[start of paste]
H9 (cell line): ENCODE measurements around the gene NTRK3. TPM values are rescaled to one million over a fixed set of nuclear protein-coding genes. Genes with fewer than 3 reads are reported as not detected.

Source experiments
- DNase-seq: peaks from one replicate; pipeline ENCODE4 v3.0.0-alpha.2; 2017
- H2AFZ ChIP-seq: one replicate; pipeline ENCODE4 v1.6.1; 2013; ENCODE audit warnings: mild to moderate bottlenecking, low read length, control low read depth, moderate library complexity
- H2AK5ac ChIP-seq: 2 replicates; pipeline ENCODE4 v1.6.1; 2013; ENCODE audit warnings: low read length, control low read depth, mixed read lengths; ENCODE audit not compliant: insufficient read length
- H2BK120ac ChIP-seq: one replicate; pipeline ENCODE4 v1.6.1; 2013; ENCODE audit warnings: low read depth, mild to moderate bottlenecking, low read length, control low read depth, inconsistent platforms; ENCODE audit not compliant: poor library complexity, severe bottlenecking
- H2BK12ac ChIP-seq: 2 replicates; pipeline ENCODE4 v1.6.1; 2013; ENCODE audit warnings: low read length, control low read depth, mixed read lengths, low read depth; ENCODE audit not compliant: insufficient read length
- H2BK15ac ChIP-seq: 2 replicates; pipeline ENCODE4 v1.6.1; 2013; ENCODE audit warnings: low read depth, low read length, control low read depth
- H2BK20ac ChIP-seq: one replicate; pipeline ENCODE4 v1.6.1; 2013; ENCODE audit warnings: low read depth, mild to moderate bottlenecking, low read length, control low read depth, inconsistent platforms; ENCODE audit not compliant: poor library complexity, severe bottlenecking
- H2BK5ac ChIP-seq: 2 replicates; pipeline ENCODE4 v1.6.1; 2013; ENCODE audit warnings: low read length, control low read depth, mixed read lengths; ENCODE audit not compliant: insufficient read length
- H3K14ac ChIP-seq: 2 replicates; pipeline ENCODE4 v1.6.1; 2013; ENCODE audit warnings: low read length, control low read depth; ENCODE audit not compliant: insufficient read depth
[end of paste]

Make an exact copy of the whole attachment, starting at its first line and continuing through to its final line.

H9 (cell line): ENCODE measurements around the gene NTRK3. TPM values are rescaled to one million over a fixed set of nuclear protein-coding genes. Genes with fewer than 3 reads are reported as not detected.

Source experiments
- DNase-seq: peaks from one replicate; pipeline ENCODE4 v3.0.0-alpha.2; 2017
- H2AFZ ChIP-seq: one replicate; pipeline ENCODE4 v1.6.1; 2013; ENCODE audit warnings: mild to moderate bottlenecking, low read length, control low read depth, moderate library complexity
- H2AK5ac ChIP-seq: 2 replicates; pipeline ENCODE4 v1.6.1; 2013; ENCODE audit warnings: low read length, control low read depth, mixed read lengths; ENCODE audit not compliant: insufficient read length
- H2BK120ac ChIP-seq: one replicate; pipeline ENCODE4 v1.6.1; 2013; ENCODE audit warnings: low read depth, mild to moderate bottlenecking, low read length, control low read depth, inconsistent platforms; ENCODE audit not compliant: poor library complexity, severe bottlenecking
- H2BK12ac ChIP-seq: 2 replicates; pipeline ENCODE4 v1.6.1; 2013; ENCODE audit warnings: low read length, control low read depth, mixed read lengths, low read depth; ENCODE audit not compliant: insufficient read length
- H2BK15ac ChIP-seq: 2 replicates; pipeline ENCODE4 v1.6.1; 2013; ENCODE audit warnings: low read depth, low read length, control low read depth
- H2BK20ac ChIP-seq: one replicate; pipeline ENCODE4 v1.6.1; 2013; ENCODE audit warnings: low read depth, mild to moderate bottlenecking, low read length, control low read depth, inconsistent platforms; ENCODE audit not compliant: poor library complexity, severe bottlenecking
- H2BK5ac ChIP-seq: 2 replicates; pipeline ENCODE4 v1.6.1; 2013; ENCODE audit warnings: low read length, control low read depth, mixed read lengths; ENCODE audit not compliant: insufficient read length
- H3K14ac ChIP-seq: 2 replicates; pipeline ENCODE4 v1.6.1; 2013; ENCODE audit warnings: low read length, control low read depth; ENCODE audit not compliant: insufficient read depth